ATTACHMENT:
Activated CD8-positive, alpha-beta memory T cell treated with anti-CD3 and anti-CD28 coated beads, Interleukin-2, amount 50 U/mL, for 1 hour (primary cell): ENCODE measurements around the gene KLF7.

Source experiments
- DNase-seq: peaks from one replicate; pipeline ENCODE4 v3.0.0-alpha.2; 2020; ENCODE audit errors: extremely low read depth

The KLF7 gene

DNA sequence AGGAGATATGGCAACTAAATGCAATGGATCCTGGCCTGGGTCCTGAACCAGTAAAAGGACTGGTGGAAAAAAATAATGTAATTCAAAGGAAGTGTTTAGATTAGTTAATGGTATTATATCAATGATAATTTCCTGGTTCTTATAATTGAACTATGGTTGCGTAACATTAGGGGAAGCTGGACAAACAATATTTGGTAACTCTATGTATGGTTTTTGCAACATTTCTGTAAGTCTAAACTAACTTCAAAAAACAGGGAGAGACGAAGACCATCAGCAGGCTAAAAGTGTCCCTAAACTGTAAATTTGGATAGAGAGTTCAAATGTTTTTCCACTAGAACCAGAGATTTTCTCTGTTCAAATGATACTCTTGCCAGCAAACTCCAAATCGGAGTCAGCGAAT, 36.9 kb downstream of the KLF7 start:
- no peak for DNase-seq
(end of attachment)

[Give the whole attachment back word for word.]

Activated CD8-positive, alpha-beta memory T cell treated with anti-CD3 and anti-CD28 coated beads, Interleukin-2, amount 50 U/mL, for 1 hour (primary cell): ENCODE measurements around the gene KLF7.

Source experiments
- DNase-seq: peaks from one replicate; pipeline ENCODE4 v3.0.0-alpha.2; 2020; ENCODE audit errors: extremely low read depth

The KLF7 gene

DNA sequence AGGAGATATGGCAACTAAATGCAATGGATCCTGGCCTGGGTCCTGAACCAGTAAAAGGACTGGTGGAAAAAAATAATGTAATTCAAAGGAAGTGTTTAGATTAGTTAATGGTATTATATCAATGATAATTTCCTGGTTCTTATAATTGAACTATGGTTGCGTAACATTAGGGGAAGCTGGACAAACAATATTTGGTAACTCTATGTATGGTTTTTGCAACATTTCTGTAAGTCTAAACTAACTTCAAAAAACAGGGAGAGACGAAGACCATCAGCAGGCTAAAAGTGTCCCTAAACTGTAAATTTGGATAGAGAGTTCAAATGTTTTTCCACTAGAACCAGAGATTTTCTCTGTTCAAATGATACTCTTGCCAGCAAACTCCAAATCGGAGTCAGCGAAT, 36.9 kb downstream of the KLF7 start:
- no peak for DNase-seq